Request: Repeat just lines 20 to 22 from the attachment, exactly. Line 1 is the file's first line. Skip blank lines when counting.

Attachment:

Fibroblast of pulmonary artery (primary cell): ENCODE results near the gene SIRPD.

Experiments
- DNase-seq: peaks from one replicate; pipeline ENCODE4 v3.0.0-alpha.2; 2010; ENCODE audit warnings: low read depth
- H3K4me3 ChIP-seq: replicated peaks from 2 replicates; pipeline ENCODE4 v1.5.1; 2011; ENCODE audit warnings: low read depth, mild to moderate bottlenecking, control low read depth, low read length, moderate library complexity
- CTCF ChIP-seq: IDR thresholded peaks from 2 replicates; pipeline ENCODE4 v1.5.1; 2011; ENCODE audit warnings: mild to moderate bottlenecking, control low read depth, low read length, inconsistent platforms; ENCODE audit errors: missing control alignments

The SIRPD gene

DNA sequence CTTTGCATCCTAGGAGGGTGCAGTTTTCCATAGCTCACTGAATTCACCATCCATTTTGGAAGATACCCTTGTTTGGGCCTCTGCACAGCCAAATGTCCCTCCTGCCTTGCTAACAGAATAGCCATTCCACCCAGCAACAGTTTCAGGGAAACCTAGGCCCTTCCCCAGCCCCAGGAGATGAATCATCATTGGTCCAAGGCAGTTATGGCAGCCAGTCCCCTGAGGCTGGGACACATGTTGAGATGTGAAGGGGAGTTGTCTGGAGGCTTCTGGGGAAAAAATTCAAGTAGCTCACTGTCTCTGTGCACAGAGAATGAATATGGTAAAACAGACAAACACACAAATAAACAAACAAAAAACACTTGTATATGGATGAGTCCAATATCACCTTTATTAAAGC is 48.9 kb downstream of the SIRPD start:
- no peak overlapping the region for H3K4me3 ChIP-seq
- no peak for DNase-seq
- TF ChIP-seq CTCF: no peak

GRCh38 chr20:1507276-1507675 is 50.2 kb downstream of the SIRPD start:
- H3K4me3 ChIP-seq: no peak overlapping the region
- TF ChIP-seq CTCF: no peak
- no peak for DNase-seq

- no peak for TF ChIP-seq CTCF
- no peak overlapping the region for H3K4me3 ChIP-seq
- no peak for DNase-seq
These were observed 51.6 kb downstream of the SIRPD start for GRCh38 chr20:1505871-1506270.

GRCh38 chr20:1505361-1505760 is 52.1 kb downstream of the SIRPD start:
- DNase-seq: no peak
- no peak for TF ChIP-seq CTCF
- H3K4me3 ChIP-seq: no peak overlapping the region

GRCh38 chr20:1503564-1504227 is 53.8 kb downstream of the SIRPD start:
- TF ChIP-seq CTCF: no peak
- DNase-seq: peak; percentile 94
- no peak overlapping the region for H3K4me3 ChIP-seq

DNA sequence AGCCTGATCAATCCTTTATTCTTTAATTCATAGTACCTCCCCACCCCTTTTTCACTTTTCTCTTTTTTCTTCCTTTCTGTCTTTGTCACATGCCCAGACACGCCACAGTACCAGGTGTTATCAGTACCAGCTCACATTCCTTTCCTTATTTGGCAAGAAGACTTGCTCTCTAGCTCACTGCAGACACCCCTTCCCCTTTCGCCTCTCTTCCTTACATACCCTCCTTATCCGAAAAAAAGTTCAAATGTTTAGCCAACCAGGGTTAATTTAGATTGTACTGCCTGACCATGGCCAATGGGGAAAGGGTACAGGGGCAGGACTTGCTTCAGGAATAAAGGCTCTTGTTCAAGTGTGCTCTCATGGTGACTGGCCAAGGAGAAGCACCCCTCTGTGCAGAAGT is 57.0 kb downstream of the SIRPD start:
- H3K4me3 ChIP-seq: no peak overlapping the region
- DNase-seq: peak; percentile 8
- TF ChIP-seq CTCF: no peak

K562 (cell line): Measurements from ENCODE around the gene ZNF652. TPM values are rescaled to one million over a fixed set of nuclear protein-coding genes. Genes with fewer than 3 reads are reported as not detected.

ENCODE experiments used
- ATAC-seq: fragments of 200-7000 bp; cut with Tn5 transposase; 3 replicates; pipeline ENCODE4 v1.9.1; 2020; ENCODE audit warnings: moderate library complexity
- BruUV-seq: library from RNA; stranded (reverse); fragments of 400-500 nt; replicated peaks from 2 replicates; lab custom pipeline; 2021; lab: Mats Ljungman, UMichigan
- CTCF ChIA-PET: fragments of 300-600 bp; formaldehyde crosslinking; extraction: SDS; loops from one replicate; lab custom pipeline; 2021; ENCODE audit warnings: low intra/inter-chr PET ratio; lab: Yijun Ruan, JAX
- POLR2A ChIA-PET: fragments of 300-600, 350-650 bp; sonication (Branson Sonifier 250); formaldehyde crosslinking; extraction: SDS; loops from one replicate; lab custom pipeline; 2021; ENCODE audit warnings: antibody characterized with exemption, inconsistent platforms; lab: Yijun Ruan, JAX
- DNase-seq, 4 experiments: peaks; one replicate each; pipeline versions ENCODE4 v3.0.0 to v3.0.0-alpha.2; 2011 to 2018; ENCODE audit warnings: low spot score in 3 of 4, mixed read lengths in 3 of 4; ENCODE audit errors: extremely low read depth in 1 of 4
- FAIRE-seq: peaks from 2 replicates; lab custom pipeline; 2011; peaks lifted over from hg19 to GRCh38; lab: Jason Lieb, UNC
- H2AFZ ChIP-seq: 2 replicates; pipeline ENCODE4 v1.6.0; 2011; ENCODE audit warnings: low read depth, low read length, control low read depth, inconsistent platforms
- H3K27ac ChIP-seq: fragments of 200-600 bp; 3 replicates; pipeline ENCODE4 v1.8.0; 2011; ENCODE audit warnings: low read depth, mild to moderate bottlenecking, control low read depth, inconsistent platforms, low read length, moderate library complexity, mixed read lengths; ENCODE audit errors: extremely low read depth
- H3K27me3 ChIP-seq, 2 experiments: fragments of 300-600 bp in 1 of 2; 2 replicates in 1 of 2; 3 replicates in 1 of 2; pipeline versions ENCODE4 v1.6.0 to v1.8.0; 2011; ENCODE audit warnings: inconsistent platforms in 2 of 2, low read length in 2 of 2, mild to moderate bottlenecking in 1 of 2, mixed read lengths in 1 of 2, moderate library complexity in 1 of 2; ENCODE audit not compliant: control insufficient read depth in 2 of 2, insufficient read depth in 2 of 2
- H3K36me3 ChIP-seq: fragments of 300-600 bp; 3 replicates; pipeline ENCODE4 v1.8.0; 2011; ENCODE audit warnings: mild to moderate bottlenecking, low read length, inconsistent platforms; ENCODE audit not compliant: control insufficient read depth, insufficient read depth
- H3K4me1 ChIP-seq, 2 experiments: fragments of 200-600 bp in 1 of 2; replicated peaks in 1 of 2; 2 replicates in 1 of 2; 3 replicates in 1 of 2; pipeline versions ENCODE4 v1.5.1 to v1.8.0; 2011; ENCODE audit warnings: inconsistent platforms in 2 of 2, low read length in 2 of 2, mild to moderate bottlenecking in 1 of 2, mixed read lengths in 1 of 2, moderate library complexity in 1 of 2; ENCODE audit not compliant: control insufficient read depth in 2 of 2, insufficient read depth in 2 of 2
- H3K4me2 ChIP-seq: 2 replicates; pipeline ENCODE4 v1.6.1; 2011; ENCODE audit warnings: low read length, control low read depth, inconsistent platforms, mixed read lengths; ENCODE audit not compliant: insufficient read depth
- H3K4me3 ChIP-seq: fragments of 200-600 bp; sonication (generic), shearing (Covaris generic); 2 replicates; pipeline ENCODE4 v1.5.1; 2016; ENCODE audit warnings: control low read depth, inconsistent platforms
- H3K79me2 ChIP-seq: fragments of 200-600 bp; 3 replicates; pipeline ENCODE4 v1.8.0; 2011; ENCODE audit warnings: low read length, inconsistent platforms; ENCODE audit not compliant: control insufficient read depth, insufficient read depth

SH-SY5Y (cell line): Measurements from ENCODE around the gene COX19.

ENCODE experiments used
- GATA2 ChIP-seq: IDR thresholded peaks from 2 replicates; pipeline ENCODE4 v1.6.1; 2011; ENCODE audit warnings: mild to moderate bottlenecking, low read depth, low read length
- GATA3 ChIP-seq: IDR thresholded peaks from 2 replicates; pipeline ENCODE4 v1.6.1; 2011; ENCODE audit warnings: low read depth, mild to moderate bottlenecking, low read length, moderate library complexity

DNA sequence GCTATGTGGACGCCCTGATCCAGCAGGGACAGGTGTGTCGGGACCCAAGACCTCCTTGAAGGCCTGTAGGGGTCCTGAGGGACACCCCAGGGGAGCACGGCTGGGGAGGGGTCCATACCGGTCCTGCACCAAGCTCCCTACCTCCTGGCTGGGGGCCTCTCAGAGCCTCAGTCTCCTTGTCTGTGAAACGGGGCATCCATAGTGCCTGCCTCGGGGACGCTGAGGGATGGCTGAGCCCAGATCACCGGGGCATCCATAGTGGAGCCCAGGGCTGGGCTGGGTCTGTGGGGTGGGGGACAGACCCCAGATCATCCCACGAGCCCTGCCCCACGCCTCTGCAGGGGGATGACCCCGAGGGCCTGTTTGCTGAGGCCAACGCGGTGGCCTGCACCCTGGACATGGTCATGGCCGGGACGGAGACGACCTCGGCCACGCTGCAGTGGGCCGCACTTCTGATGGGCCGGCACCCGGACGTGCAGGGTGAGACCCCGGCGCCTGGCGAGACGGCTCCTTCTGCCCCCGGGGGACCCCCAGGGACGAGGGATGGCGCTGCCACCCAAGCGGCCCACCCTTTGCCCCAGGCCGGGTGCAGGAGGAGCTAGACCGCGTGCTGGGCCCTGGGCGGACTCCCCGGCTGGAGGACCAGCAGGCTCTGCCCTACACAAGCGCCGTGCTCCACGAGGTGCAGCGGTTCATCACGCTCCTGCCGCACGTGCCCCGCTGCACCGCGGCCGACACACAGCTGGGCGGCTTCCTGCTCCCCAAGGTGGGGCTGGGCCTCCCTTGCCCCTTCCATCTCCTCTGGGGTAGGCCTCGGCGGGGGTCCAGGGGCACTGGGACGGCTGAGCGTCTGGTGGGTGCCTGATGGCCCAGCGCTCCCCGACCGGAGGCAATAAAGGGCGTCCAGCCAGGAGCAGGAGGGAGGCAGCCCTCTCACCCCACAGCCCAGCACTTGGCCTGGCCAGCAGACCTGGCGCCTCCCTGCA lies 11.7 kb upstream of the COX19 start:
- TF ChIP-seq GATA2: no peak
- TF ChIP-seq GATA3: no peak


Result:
- DNase-seq: no peak
- no peak for TF ChIP-seq CTCF
- H3K4me3 ChIP-seq: no peak overlapping the region